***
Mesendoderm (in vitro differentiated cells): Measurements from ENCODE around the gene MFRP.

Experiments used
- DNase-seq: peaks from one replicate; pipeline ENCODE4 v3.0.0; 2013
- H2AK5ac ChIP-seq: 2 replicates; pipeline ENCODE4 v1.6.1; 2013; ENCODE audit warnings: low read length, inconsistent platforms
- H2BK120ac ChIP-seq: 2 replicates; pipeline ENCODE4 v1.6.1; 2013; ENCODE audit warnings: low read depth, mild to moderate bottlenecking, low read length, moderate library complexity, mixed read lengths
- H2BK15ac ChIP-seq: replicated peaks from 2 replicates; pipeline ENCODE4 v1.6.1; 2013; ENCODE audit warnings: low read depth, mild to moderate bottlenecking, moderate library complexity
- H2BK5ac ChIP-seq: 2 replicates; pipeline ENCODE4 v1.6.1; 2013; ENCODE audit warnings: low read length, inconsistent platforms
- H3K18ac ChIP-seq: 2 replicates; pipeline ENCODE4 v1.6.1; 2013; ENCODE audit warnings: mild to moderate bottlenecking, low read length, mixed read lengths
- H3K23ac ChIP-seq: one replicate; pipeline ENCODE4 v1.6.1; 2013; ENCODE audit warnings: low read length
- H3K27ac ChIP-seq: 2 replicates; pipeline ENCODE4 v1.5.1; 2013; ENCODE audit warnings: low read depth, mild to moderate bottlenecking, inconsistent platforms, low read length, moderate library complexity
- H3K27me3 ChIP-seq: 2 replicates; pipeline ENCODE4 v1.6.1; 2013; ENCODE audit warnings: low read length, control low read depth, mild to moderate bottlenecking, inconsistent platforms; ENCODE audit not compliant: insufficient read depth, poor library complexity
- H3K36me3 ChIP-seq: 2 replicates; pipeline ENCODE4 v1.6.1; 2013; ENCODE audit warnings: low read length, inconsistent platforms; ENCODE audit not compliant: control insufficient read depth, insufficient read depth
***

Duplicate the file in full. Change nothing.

Mesendoderm (in vitro differentiated cells): Measurements from ENCODE around the gene MFRP.

Experiments used
- DNase-seq: peaks from one replicate; pipeline ENCODE4 v3.0.0; 2013
- H2AK5ac ChIP-seq: 2 replicates; pipeline ENCODE4 v1.6.1; 2013; ENCODE audit warnings: low read length, inconsistent platforms
- H2BK120ac ChIP-seq: 2 replicates; pipeline ENCODE4 v1.6.1; 2013; ENCODE audit warnings: low read depth, mild to moderate bottlenecking, low read length, moderate library complexity, mixed read lengths
- H2BK15ac ChIP-seq: replicated peaks from 2 replicates; pipeline ENCODE4 v1.6.1; 2013; ENCODE audit warnings: low read depth, mild to moderate bottlenecking, moderate library complexity
- H2BK5ac ChIP-seq: 2 replicates; pipeline ENCODE4 v1.6.1; 2013; ENCODE audit warnings: low read length, inconsistent platforms
- H3K18ac ChIP-seq: 2 replicates; pipeline ENCODE4 v1.6.1; 2013; ENCODE audit warnings: mild to moderate bottlenecking, low read length, mixed read lengths
- H3K23ac ChIP-seq: one replicate; pipeline ENCODE4 v1.6.1; 2013; ENCODE audit warnings: low read length
- H3K27ac ChIP-seq: 2 replicates; pipeline ENCODE4 v1.5.1; 2013; ENCODE audit warnings: low read depth, mild to moderate bottlenecking, inconsistent platforms, low read length, moderate library complexity
- H3K27me3 ChIP-seq: 2 replicates; pipeline ENCODE4 v1.6.1; 2013; ENCODE audit warnings: low read length, control low read depth, mild to moderate bottlenecking, inconsistent platforms; ENCODE audit not compliant: insufficient read depth, poor library complexity
- H3K36me3 ChIP-seq: 2 replicates; pipeline ENCODE4 v1.6.1; 2013; ENCODE audit warnings: low read length, inconsistent platforms; ENCODE audit not compliant: control insufficient read depth, insufficient read depth